Friday, July 17, 2009

Thing #15

(Original photograph from the Freedom Over Texas Festival on July 4th)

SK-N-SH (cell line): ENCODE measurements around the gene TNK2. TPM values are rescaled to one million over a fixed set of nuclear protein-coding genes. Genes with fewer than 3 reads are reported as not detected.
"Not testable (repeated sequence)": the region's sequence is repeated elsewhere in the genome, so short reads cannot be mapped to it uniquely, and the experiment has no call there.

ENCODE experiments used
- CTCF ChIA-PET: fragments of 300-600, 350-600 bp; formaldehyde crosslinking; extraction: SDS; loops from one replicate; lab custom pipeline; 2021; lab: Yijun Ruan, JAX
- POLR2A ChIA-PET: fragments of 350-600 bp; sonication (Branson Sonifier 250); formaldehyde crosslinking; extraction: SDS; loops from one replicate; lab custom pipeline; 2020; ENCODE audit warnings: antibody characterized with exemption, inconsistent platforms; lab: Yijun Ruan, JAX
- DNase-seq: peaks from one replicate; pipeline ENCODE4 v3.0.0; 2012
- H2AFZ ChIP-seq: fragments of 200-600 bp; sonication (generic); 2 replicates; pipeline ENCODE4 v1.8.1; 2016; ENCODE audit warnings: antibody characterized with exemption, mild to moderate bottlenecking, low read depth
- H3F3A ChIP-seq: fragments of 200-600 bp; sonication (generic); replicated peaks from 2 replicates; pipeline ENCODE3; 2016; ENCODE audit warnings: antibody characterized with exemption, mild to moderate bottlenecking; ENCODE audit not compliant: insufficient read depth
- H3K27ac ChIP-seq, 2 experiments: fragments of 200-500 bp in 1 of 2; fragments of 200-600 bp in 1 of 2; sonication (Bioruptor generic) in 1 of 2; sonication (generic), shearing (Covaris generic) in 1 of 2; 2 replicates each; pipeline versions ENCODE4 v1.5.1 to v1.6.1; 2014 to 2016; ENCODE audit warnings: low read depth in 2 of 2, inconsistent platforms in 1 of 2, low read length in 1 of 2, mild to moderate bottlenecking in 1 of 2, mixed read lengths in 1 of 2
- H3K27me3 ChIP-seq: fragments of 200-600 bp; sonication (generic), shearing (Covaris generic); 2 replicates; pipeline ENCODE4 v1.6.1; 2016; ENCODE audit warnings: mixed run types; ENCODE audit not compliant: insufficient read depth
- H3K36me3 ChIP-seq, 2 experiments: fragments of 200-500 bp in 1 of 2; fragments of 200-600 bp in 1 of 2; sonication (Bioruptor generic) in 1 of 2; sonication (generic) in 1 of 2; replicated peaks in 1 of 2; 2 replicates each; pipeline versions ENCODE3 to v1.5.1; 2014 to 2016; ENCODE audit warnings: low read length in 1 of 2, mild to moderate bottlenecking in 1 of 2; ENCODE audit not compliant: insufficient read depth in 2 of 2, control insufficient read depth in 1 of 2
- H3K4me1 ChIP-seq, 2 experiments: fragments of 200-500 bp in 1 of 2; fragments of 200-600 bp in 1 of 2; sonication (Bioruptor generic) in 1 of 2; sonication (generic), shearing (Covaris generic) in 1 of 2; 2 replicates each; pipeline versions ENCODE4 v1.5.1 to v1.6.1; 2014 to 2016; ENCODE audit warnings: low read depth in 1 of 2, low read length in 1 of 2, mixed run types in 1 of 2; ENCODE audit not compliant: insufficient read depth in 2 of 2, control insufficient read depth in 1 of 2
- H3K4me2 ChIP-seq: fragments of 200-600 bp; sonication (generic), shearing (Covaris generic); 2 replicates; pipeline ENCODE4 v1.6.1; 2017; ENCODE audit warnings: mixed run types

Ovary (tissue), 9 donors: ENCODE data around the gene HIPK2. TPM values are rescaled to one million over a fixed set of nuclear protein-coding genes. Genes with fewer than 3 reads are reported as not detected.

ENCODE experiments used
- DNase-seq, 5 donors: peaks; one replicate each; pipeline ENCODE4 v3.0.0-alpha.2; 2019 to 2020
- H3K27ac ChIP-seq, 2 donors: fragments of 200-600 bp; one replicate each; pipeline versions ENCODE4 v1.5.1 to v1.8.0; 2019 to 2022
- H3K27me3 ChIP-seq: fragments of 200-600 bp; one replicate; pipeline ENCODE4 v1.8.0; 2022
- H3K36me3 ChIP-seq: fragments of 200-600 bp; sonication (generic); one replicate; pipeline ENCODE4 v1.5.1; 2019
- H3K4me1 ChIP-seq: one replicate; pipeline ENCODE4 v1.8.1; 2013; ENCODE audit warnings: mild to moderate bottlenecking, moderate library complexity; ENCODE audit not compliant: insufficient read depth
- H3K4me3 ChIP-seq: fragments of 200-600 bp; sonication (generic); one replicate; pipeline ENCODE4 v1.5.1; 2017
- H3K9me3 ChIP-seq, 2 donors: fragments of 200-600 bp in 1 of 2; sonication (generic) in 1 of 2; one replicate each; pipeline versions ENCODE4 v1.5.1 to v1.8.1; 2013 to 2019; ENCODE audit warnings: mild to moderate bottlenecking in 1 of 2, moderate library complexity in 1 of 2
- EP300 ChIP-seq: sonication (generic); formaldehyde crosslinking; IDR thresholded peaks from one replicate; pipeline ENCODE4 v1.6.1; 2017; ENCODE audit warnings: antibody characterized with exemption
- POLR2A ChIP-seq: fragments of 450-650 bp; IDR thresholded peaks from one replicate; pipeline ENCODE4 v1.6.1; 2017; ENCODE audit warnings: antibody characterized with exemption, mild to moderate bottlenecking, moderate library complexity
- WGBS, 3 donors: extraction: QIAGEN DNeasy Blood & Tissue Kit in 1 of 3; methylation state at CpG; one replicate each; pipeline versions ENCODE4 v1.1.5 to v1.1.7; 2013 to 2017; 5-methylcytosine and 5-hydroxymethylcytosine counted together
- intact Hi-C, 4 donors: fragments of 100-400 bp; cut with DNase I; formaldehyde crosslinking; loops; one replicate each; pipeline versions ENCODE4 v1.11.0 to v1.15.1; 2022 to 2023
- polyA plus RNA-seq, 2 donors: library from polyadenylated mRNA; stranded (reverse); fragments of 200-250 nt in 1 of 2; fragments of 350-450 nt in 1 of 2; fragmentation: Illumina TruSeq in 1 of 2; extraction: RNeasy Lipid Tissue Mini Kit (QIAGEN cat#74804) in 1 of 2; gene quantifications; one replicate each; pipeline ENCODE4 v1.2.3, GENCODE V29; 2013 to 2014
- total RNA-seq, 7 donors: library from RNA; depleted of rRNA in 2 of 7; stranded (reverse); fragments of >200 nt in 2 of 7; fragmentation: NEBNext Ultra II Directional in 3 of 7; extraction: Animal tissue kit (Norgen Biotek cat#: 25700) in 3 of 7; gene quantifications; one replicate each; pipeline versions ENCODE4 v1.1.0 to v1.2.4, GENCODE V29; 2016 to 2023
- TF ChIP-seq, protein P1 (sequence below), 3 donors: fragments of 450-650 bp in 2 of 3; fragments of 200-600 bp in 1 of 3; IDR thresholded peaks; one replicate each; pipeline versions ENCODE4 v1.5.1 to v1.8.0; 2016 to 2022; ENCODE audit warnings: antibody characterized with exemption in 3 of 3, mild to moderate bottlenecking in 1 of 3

I read several documents by creators and engineers for Web 2.0 while waiting for my daughter to go through her classes at Rice University's Summer Enrichment Program. There was so much interesting information on the first five of the readings that I took notes in order to comment. The readings clarify who is behind Web 2.0 and why, as well as future directions. First, Kirk Anderson (Away From the "Icebergs") presents a compelling argument in favor of updating literacy resources to primarily online materials. This is as we know already happening. In my case, it's not been a necessity to invest in technological tools that provide more than a computer, a telephone or music/podcasts. Now that I fear less the ocean of information out there I see the need for more sophisticated tools. Second, Michael Stephens (Into a New World of Librarianship) writes on "librarianship" and although he like Anderson has much of value to say, I will comment on one particular item: Controlling "techno-worship". Putting resources to the test gives teachers and librarians filters to assist with planning and implementing effective instruction via technology tools. Even the best of these tools, however, has its place in the classroom, right? Further, my daughter has used ipod Touch for a few years now as a toy and tool. Isn't it great to have knowledge and experiences that can be shared with each other, adding to personal moments with family members or students with talents in areas of technology? Third, Chip Nilge (To More Powerful Ways to Cooperate) writes about better Web 2.0 technologies, providing interesting information and provoking questions. He certainly discusses how the internet is getting more organized and efficient, at least it appears that way to me. What I'm curious about is Open WorldCat. Also, RSS has come in conversations on several occasions. I may have underestimated it? Fourth, John Riemer (To Better Bibliographic Services) discusses bibliographic services and the use of metadata. I can appreciate his comments on better ranking techniques of websites. In general, I feel like there is greater direction for managing resources and providing skills and tools and it is identified by key features by all the authors of the various readings. It's like moving to a better neighborhood. I wonder though, which types of personalities of the Myers-Briggs groups would be good candidates for helping "streamline metadata creation[s]" (if looking beyond the library sector as mentioned by Riemer)? Just think - blogging like this could save hours of searching for an answer to a nagging curiosity! Riemer mentions a single metadata creation effect? Order out of can that be bad?

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